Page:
What has been the impact of the ‘Friends of the Police’ movement?

‘Friends of Police’ is a very old concept which was started by the British in 1936 as a Village Vigilance Committee. The village elders were committee members and they used to conduct meetings once in a month. They also organized police-public sports functions.

‘Friends of Police’ is another form of cooperation between the public and police. If the Sub-Inspector of Police maintains a good relationship with the community, he will have their support when there is a problem. Enforcement of law against bootleggers is a challenge as the police are subject to pressures from politicians and succumb to corruption. In such cases, neighborhood policing is effective.

Was it easy to work with the tribals to nab the Veerapan gang in 2001? How did you gain their confidence?

I learnt that the tribals were angry with the Special Task Force personnel because they disturbed their daily routine. People found the police and the Veerapan gang a nuisance. I directed the STF officers to go to the villages and understand the problems that the tribals faced, and advised them not to ask for any information about Veerapan. Health and education were identified to be the key areas that needed support. The STF personnel were asked to teach the children, and health camps were organized.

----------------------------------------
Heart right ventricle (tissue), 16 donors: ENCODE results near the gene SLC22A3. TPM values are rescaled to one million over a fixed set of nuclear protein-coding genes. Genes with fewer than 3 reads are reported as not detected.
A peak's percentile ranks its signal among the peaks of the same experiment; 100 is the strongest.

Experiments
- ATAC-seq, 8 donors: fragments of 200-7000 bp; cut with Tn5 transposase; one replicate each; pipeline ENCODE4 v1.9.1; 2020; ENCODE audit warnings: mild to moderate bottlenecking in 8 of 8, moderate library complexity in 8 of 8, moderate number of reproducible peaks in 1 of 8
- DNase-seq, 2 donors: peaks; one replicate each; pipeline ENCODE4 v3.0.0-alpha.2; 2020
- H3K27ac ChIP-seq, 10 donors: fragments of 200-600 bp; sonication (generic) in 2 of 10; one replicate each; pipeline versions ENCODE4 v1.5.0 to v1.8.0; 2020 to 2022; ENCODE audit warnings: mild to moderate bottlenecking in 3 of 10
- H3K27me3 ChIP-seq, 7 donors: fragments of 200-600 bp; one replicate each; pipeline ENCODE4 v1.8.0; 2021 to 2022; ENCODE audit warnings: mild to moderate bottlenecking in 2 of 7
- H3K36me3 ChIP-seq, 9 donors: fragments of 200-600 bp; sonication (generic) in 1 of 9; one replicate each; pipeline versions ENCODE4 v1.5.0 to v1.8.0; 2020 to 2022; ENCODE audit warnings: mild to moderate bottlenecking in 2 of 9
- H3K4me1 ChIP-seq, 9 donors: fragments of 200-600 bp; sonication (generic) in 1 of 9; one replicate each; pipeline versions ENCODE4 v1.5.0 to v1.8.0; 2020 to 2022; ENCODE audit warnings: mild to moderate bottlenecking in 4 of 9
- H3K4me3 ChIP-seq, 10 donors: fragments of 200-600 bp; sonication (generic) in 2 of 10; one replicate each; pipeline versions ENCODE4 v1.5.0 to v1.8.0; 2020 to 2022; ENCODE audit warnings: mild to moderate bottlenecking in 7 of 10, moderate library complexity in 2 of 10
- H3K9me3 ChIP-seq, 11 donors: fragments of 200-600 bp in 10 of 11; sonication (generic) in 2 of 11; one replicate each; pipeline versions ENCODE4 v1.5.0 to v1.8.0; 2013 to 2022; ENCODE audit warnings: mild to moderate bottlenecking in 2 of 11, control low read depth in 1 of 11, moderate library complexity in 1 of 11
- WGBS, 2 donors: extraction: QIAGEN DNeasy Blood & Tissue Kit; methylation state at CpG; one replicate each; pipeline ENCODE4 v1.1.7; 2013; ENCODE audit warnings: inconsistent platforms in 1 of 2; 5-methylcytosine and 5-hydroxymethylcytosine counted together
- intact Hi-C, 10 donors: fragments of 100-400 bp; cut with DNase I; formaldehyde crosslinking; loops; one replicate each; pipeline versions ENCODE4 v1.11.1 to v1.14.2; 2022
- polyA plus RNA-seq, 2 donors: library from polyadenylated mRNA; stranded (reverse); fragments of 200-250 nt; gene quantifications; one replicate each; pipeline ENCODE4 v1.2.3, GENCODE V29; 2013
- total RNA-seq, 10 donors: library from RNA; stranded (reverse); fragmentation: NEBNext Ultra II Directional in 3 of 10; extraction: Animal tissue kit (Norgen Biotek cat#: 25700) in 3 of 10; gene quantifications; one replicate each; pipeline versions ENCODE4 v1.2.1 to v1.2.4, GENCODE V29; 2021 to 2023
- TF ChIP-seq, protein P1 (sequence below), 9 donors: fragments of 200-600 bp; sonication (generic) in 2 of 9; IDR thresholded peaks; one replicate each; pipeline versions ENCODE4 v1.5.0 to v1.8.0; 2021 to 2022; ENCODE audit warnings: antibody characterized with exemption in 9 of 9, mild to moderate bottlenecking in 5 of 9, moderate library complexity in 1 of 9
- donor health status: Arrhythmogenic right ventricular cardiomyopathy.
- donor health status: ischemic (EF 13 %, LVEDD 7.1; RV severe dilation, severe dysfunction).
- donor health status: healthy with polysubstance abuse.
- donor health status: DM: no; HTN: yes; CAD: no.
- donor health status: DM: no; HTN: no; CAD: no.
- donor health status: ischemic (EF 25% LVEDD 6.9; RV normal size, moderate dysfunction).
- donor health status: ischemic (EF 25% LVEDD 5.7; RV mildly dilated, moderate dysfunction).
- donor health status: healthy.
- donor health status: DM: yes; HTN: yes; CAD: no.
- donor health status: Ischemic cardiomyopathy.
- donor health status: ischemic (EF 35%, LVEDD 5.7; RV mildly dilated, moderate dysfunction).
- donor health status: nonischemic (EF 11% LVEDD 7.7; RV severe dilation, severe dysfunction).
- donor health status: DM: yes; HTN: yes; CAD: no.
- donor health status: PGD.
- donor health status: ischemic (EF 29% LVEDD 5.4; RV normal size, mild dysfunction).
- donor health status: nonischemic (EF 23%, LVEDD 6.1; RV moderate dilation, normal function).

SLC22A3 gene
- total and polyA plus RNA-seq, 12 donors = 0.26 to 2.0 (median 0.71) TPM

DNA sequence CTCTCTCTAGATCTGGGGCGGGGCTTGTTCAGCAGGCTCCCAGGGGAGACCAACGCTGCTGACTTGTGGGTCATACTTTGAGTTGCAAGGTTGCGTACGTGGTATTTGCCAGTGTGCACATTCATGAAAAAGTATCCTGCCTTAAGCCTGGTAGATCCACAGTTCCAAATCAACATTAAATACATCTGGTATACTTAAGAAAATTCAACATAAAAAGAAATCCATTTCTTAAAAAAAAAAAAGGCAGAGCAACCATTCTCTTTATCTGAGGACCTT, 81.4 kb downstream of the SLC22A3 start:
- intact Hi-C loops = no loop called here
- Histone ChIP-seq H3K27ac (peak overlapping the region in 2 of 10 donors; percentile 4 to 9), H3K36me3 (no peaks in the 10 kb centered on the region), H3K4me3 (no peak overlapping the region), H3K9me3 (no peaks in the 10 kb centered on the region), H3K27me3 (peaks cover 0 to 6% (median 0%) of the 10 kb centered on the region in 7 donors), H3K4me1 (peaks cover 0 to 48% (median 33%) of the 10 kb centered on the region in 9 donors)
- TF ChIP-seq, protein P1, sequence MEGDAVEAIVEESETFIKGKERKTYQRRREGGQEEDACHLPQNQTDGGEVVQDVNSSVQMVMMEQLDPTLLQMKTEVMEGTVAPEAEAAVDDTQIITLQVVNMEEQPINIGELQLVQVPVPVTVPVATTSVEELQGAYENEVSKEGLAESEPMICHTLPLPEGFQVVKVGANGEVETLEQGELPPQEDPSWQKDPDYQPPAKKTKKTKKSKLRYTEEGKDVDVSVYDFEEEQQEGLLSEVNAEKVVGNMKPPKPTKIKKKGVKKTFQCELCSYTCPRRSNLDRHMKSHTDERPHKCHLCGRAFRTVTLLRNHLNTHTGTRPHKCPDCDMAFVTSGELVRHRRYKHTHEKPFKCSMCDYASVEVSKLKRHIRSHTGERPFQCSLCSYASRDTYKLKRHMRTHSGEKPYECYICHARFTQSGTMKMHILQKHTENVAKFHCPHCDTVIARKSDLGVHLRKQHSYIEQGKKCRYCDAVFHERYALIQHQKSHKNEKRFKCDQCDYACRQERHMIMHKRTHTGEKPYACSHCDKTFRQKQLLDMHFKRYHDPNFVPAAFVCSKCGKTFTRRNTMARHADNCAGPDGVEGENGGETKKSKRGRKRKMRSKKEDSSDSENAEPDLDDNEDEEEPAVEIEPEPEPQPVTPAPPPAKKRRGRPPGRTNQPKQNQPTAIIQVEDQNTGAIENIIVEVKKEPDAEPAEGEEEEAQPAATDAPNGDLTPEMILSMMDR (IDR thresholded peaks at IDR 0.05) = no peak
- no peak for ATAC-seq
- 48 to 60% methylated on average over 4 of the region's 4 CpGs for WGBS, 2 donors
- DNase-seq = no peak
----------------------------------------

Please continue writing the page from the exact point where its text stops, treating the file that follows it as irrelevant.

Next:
These initiatives created a lot of enthusiasm amongst the tribals. Hospitals like CMC Vellore and Apollo extended their services to the tribal areas. The police personnel had an attitudinal change after working with the tribals. In a week’s time, the tribals voluntarily started to give us information about Veerapan. We sanitized the entire area from naxalites and the tribals were exempted from paying a price for the forest produce they collected. This proactive role had a good impact. All those who criticized the role of STF became our supporters.

Our city is filled with crimes. What are the most important issues in our society today that a citizen should be conscious of?

One should have security consciousness and this is lacking in our society today. If you see an adult walking on the road, you will invariably notice that in nine out of ten cases their child will be on the vehicle side. We do not check if we have closed all the doors and windows before we go to sleep, do not switch off electrical equipment after use, and we fail to be cautious when there is a gas leak in the kitchen.

We should be aware about cyber crimes. Many frauds are taking place through social networking sites and only a few people register a complaint. In many cases undesirable elements network through the internet. They use steganography—the art and science of writing hidden messages—while networking. One has to be very careful when disclosing one’s identity as identity theft is prevalent today.

For policemen there is a need to do visible policing. The images in the camera that are kept in public places need to be monitored regularly. In London, although there are 10,000 cameras, all of them are monitored regularly. This helps in preventing crimes.